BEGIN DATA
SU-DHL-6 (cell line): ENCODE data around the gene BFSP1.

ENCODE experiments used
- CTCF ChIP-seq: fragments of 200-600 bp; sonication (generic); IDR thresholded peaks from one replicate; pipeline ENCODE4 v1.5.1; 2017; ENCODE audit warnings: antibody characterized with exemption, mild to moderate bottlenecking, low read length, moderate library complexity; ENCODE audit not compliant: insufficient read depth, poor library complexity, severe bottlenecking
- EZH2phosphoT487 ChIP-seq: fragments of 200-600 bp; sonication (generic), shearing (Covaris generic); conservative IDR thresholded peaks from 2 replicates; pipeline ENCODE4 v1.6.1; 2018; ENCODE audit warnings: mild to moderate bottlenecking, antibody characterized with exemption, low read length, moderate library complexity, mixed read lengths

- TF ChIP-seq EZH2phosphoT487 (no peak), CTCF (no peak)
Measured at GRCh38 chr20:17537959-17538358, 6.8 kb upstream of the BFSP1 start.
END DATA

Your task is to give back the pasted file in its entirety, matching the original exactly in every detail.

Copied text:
SU-DHL-6 (cell line): ENCODE data around the gene BFSP1.

ENCODE experiments used
- CTCF ChIP-seq: fragments of 200-600 bp; sonication (generic); IDR thresholded peaks from one replicate; pipeline ENCODE4 v1.5.1; 2017; ENCODE audit warnings: antibody characterized with exemption, mild to moderate bottlenecking, low read length, moderate library complexity; ENCODE audit not compliant: insufficient read depth, poor library complexity, severe bottlenecking
- EZH2phosphoT487 ChIP-seq: fragments of 200-600 bp; sonication (generic), shearing (Covaris generic); conservative IDR thresholded peaks from 2 replicates; pipeline ENCODE4 v1.6.1; 2018; ENCODE audit warnings: mild to moderate bottlenecking, antibody characterized with exemption, low read length, moderate library complexity, mixed read lengths

- TF ChIP-seq EZH2phosphoT487 (no peak), CTCF (no peak)
Measured at GRCh38 chr20:17537959-17538358, 6.8 kb upstream of the BFSP1 start.